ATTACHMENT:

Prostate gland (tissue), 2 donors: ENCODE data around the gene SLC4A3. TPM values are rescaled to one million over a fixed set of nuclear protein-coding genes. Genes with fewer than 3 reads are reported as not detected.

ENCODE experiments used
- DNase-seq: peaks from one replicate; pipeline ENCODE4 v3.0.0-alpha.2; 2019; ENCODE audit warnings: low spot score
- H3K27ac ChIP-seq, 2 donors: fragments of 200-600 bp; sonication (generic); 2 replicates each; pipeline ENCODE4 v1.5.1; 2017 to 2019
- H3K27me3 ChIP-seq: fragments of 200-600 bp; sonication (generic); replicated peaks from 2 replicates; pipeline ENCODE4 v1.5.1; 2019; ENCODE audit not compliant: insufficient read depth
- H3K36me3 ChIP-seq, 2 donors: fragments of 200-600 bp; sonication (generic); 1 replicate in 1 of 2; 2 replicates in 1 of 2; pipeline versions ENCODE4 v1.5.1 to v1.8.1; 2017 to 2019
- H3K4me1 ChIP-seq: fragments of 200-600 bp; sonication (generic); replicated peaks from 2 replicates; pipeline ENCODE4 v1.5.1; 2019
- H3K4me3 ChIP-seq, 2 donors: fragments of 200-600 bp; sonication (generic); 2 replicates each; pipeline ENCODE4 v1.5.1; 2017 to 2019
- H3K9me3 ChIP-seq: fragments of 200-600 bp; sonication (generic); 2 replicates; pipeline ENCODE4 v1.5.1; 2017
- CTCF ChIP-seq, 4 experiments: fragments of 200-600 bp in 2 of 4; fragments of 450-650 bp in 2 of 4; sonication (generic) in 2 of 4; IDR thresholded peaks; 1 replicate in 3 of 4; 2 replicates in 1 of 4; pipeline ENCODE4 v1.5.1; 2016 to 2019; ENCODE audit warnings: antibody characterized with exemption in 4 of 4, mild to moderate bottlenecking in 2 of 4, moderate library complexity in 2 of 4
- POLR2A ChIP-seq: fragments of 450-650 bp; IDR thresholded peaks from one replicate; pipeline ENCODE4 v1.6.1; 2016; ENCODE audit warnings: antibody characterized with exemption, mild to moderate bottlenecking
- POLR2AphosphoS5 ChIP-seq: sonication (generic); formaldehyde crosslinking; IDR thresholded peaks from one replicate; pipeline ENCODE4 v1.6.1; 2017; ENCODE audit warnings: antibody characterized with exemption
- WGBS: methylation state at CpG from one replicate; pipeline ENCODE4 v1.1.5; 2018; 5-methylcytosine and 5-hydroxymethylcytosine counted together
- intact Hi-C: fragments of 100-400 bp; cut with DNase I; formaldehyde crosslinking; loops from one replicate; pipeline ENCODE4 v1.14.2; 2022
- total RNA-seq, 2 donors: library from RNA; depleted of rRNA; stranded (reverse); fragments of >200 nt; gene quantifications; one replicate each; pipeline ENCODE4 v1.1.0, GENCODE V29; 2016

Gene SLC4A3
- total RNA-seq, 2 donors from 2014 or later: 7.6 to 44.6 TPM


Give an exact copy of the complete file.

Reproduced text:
Prostate gland (tissue), 2 donors: ENCODE data around the gene SLC4A3. TPM values are rescaled to one million over a fixed set of nuclear protein-coding genes. Genes with fewer than 3 reads are reported as not detected.

ENCODE experiments used
- DNase-seq: peaks from one replicate; pipeline ENCODE4 v3.0.0-alpha.2; 2019; ENCODE audit warnings: low spot score
- H3K27ac ChIP-seq, 2 donors: fragments of 200-600 bp; sonication (generic); 2 replicates each; pipeline ENCODE4 v1.5.1; 2017 to 2019
- H3K27me3 ChIP-seq: fragments of 200-600 bp; sonication (generic); replicated peaks from 2 replicates; pipeline ENCODE4 v1.5.1; 2019; ENCODE audit not compliant: insufficient read depth
- H3K36me3 ChIP-seq, 2 donors: fragments of 200-600 bp; sonication (generic); 1 replicate in 1 of 2; 2 replicates in 1 of 2; pipeline versions ENCODE4 v1.5.1 to v1.8.1; 2017 to 2019
- H3K4me1 ChIP-seq: fragments of 200-600 bp; sonication (generic); replicated peaks from 2 replicates; pipeline ENCODE4 v1.5.1; 2019
- H3K4me3 ChIP-seq, 2 donors: fragments of 200-600 bp; sonication (generic); 2 replicates each; pipeline ENCODE4 v1.5.1; 2017 to 2019
- H3K9me3 ChIP-seq: fragments of 200-600 bp; sonication (generic); 2 replicates; pipeline ENCODE4 v1.5.1; 2017
- CTCF ChIP-seq, 4 experiments: fragments of 200-600 bp in 2 of 4; fragments of 450-650 bp in 2 of 4; sonication (generic) in 2 of 4; IDR thresholded peaks; 1 replicate in 3 of 4; 2 replicates in 1 of 4; pipeline ENCODE4 v1.5.1; 2016 to 2019; ENCODE audit warnings: antibody characterized with exemption in 4 of 4, mild to moderate bottlenecking in 2 of 4, moderate library complexity in 2 of 4
- POLR2A ChIP-seq: fragments of 450-650 bp; IDR thresholded peaks from one replicate; pipeline ENCODE4 v1.6.1; 2016; ENCODE audit warnings: antibody characterized with exemption, mild to moderate bottlenecking
- POLR2AphosphoS5 ChIP-seq: sonication (generic); formaldehyde crosslinking; IDR thresholded peaks from one replicate; pipeline ENCODE4 v1.6.1; 2017; ENCODE audit warnings: antibody characterized with exemption
- WGBS: methylation state at CpG from one replicate; pipeline ENCODE4 v1.1.5; 2018; 5-methylcytosine and 5-hydroxymethylcytosine counted together
- intact Hi-C: fragments of 100-400 bp; cut with DNase I; formaldehyde crosslinking; loops from one replicate; pipeline ENCODE4 v1.14.2; 2022
- total RNA-seq, 2 donors: library from RNA; depleted of rRNA; stranded (reverse); fragments of >200 nt; gene quantifications; one replicate each; pipeline ENCODE4 v1.1.0, GENCODE V29; 2016

Gene SLC4A3
- total RNA-seq, 2 donors from 2014 or later: 7.6 to 44.6 TPM